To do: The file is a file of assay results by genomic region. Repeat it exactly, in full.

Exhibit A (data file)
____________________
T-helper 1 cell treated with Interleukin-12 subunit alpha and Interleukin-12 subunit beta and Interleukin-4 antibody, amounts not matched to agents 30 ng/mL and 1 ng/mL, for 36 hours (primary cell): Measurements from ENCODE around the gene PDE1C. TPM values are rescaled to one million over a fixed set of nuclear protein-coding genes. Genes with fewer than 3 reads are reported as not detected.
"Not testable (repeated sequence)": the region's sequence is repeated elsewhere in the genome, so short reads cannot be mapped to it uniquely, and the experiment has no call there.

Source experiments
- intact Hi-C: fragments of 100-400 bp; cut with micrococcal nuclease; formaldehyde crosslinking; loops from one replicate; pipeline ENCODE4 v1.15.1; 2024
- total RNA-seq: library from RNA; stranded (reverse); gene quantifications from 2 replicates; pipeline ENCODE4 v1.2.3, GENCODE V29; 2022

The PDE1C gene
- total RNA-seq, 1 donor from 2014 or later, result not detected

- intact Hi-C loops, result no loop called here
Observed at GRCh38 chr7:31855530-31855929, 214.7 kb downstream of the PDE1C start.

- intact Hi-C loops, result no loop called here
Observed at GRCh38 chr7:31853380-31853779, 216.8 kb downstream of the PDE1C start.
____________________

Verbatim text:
T-helper 1 cell treated with Interleukin-12 subunit alpha and Interleukin-12 subunit beta and Interleukin-4 antibody, amounts not matched to agents 30 ng/mL and 1 ng/mL, for 36 hours (primary cell): Measurements from ENCODE around the gene PDE1C. TPM values are rescaled to one million over a fixed set of nuclear protein-coding genes. Genes with fewer than 3 reads are reported as not detected.
"Not testable (repeated sequence)": the region's sequence is repeated elsewhere in the genome, so short reads cannot be mapped to it uniquely, and the experiment has no call there.

Source experiments
- intact Hi-C: fragments of 100-400 bp; cut with micrococcal nuclease; formaldehyde crosslinking; loops from one replicate; pipeline ENCODE4 v1.15.1; 2024
- total RNA-seq: library from RNA; stranded (reverse); gene quantifications from 2 replicates; pipeline ENCODE4 v1.2.3, GENCODE V29; 2022

The PDE1C gene
- total RNA-seq, 1 donor from 2014 or later, result not detected

- intact Hi-C loops, result no loop called here
Observed at GRCh38 chr7:31855530-31855929, 214.7 kb downstream of the PDE1C start.

- intact Hi-C loops, result no loop called here
Observed at GRCh38 chr7:31853380-31853779, 216.8 kb downstream of the PDE1C start.